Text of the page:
Notion is that today’s retail experience will get richer and richer.  Html5 and mobile web – you need to innovate.  It’s time for websites and mobile commerce to start innovating.  87% of consumers search before they buy.

Google Shopper – Google Shopping for your Mobile Phone

June 8, 2010 1 comment

Google Shopper for AndroidGoogle Shopper is a Labs product.  As an Android phone user, I’ve tested the application out a number of times.  The product allows you to perform an image search, voice search, or a text search for a product.  Image search recognizes cover art and scans barcodes.  Voice search is self explanatory, although for some reason, I’m always pleasantly surprised that it understands what I’m saying.   And text search is the normal text search you’d perform on any computer.  The application allows the consumer to view a history of product searches.  There’s also a way to ‘star’ a product like you’d star an email in Gmail, but I’ve never been able to figure out that feature.

Once you’ve performed a search, you get results that look just like Google Shopping search results.  And that’s because Google Shopper is just a mobile entry path for Google Shopping.  Which means that if a merchant wants to take advantage of Google Shopper, they have to submit a Google Merchant Center data feed.  Again, the power of the data feed at work.  Understanding one of the themes of this blog yet?

Once on a product page, which is just a stripped down version of a Google Shopping/Google Product Search product page, you have four options: see an overview of the product, compare prices, read reviews, and see product details.  As this is all driven by Google Shopping, all of this information is fairly straight forward, although I especially like the idea of reviews and product details.  I’ve stood in a Macy’s looking at luggage, scanned a barcode, quickly checked to make sure I wasn’t being ripped off, then checked out reviews of the bag.  And in comparing laptops, the product details came in handy as those little cards at Best Buy don’t always go into the detail I want.

On each product page, there’s an option to broadcast/share the product in lots of ways.  The way my Android phone is set up and connected with other services I use, the way of broadcasting products is similar to how it works for Picasa.  Clicking on the share button, I can send it to Facebook, Twitter (through whatever client I’m using), Gmail, regular mail, or text message.  I’m sure other methods of sharing would come up if I were connected to other services.   So in a couple clicks I could easily share a product with my friends on Facebook and ask for feedback.  Unfortunately, I haven’t gotten this feature to work in the last couple months as I get the error message: ‘Your link could not be shared.’ when I try to share it on Facebook.  (Paul, any help would be appreciated!)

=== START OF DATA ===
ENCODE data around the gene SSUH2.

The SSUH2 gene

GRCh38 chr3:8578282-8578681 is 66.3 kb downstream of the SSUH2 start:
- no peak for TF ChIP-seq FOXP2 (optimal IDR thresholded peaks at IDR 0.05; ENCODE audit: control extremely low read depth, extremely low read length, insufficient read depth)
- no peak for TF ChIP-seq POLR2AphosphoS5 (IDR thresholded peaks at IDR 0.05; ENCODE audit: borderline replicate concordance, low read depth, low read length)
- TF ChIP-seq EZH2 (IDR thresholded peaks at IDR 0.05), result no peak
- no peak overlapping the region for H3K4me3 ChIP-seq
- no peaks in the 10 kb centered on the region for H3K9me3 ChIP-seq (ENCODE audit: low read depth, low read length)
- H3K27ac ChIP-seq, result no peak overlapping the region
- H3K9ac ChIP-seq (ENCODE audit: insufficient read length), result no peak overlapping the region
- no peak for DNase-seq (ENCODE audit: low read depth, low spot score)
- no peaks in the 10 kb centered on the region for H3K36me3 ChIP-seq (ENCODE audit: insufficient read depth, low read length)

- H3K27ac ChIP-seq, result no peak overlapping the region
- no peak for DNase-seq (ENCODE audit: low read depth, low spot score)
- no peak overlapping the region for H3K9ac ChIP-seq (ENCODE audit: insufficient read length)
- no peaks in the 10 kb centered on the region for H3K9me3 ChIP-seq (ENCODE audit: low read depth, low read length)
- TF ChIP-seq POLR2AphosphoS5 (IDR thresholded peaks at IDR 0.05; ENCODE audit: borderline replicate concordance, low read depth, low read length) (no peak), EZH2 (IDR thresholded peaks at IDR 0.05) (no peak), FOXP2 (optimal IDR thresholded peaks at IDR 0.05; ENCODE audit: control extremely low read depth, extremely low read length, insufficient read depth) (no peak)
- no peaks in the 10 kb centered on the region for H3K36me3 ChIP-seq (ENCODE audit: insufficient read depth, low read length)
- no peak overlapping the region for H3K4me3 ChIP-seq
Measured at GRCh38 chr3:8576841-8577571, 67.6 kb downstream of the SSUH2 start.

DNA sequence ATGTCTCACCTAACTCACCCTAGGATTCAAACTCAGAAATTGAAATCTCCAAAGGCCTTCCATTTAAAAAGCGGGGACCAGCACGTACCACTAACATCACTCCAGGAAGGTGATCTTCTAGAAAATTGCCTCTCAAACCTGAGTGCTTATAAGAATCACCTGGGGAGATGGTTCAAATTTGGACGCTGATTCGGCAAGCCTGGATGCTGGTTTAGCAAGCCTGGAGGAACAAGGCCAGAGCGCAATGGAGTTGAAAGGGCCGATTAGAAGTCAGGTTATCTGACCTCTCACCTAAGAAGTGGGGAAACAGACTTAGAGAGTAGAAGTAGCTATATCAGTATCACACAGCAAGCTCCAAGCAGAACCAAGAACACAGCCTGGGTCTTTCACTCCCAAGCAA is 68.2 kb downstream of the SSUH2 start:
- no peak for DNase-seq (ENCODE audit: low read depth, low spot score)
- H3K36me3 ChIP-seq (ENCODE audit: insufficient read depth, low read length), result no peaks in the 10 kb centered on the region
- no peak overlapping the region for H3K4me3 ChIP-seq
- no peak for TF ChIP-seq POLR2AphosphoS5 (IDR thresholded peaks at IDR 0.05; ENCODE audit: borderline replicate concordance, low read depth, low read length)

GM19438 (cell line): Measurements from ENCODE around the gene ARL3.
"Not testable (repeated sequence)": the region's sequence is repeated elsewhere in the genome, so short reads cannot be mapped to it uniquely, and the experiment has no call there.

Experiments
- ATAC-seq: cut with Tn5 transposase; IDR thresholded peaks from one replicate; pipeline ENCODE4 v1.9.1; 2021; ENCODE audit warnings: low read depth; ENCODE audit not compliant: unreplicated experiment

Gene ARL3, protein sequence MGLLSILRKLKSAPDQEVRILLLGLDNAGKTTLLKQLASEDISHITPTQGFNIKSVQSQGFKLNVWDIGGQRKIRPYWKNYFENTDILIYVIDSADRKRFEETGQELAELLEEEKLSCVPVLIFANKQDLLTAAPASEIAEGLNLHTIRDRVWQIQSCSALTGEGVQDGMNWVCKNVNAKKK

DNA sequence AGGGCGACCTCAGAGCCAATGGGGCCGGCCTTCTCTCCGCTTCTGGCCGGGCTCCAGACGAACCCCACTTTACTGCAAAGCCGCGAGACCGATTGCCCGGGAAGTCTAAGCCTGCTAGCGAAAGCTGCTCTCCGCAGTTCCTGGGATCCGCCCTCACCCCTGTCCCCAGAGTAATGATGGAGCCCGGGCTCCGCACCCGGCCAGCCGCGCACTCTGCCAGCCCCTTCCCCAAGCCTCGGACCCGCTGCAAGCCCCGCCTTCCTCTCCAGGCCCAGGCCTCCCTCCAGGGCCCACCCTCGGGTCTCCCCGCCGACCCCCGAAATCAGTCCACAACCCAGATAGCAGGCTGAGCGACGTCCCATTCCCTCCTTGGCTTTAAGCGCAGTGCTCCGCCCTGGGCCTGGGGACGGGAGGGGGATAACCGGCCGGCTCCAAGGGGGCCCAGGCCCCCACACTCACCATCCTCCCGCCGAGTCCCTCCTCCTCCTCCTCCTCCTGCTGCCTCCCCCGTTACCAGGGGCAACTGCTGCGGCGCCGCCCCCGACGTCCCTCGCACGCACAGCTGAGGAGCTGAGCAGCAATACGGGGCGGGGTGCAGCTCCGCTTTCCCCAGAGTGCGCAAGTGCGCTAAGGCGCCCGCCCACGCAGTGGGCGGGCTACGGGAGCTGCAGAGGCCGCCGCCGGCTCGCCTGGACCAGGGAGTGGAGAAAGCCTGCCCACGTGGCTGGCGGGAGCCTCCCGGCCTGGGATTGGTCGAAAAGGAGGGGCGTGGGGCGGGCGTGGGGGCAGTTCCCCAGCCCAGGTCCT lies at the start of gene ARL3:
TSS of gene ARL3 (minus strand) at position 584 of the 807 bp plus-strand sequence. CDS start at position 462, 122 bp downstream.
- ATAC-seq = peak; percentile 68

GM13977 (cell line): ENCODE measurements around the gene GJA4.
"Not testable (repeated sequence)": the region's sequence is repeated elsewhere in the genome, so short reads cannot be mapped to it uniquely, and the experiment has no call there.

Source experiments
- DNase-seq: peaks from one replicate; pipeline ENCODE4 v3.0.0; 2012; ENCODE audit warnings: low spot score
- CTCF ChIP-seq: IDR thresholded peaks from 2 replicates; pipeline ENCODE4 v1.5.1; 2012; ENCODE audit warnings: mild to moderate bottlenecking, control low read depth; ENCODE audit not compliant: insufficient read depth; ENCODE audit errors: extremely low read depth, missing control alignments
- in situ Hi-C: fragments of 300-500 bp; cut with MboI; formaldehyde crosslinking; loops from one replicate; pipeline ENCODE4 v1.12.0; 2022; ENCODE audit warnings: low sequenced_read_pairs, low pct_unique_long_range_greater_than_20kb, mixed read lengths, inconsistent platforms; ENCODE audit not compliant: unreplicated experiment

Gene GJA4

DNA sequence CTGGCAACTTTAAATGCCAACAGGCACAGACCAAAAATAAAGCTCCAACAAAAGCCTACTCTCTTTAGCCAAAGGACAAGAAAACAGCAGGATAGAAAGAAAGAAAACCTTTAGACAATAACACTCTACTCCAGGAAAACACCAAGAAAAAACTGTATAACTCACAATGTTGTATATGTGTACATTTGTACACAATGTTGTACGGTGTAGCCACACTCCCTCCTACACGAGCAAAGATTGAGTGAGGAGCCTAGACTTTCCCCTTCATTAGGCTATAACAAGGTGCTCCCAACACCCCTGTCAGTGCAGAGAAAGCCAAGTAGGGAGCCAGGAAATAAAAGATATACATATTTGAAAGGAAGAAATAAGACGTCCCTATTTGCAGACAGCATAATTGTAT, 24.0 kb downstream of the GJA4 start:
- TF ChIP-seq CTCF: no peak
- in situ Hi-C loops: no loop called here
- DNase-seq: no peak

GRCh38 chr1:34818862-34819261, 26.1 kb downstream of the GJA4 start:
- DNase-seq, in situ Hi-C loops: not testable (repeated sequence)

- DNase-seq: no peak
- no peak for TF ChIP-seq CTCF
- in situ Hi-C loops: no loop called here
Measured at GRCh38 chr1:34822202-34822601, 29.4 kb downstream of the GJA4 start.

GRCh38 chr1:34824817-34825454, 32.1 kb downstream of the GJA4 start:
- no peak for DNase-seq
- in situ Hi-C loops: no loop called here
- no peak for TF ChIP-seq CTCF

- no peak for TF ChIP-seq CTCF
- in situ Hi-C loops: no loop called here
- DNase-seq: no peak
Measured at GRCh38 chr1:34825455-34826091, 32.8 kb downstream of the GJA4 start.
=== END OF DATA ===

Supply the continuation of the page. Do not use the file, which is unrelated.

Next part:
When people talk about ecommerce these days, they are usually talk about transacting on the mobile phone.  Yes, this is a fast growing area of ecommerce, but I think the much more exciting prospect at this point is helping consumers make informed buying decisions when not in front of a computer.  This can be done through all the features that Google Shopper has available: check price, read reviews, see product details, share with friends, etc.  And then there’s the connection with Local stores, the so called Blue Dots and services like Milo, to help a consumer figure out if a product is available locally.  More on that later.

Stephanie Tilenius, VP Google eCommerce Speaking at Internet Retailer

June 1, 2010 2 comments

Update: Read my blog post on Stephanie Tilenius’ keynote at Internet Retailer.

Even though Google has been active in ecommerce for about 8 years, Stephanie Tilenius will give an address at Internet Retailer entitled Google enters the commerce arena.  Maybe that means that Google Product Search is finally ready to come out of Beta!  ;)

Stephanie Tilenius joined Google as VP of eCommerce joined Google from eBay back in February.   According to this NYTimes article, and in typical Google fashion, Google said little about her exact role.

This will be Stephanie’s second official talk as VP of eCommerce for Google.  Last month Stephanie gave a presentation at ChannelAdvisor’s Catalyst conference.

Follow

Get every new post delivered to your Inbox.